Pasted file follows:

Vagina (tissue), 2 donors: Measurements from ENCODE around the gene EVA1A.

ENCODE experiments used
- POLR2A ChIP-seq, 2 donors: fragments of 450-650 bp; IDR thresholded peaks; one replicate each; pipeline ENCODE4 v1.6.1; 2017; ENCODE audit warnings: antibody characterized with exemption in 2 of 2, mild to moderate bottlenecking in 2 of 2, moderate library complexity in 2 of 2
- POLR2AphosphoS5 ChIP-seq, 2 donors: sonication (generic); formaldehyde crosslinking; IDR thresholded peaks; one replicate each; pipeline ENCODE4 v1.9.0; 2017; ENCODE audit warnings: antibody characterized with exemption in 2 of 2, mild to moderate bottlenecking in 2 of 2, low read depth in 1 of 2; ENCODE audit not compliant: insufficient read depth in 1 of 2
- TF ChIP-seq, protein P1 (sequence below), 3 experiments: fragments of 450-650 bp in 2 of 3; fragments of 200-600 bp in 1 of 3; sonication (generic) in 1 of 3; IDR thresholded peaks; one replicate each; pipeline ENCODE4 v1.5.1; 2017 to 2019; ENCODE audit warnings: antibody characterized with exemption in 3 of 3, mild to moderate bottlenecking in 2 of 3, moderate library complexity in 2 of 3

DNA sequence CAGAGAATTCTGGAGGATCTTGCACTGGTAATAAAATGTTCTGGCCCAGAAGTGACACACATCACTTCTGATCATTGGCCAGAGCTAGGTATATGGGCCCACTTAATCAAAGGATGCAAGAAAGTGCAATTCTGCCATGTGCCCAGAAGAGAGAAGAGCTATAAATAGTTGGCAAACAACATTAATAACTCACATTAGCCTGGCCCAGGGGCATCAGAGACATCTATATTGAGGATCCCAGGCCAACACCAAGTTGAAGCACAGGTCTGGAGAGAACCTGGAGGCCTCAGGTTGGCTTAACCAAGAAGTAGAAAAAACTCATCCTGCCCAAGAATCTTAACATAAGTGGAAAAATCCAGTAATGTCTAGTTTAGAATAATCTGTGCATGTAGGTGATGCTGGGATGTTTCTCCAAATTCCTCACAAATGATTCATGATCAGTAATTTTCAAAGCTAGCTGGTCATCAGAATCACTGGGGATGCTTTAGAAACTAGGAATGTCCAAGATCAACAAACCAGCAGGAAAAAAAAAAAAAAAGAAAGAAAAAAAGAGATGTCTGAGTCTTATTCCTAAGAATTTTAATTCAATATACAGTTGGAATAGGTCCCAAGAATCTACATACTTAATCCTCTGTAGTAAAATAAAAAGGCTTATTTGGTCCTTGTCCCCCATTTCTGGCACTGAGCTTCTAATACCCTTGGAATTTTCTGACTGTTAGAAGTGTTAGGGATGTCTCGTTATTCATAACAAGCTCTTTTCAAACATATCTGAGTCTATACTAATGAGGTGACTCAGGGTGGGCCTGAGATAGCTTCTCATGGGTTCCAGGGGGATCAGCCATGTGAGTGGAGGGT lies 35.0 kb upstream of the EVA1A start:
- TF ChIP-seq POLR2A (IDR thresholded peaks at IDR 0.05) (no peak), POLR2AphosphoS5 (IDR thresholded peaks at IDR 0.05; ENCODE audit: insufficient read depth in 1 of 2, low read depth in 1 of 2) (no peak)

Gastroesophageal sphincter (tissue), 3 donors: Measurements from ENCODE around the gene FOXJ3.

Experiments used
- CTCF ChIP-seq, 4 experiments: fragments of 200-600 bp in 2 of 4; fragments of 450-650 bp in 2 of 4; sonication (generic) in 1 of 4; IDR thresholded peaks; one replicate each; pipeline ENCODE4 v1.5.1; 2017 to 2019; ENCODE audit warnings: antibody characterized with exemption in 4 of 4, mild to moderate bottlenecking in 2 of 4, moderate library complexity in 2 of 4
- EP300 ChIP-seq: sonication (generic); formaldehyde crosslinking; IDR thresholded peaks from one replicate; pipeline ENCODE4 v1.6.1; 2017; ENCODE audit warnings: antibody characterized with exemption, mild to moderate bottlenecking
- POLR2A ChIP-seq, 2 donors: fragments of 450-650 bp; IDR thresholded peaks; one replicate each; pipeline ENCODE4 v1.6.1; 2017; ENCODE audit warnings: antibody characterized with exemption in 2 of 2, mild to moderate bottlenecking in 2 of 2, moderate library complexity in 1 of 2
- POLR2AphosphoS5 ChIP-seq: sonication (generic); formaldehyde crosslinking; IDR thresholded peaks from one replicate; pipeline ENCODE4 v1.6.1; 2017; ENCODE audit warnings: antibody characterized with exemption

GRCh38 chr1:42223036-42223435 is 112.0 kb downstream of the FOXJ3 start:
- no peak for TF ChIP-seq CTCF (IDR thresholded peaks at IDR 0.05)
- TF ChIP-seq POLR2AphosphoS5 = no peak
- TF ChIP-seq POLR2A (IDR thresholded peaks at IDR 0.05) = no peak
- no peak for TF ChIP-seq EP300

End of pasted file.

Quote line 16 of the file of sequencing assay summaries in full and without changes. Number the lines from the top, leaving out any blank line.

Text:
- TF ChIP-seq POLR2AphosphoS5 = no peak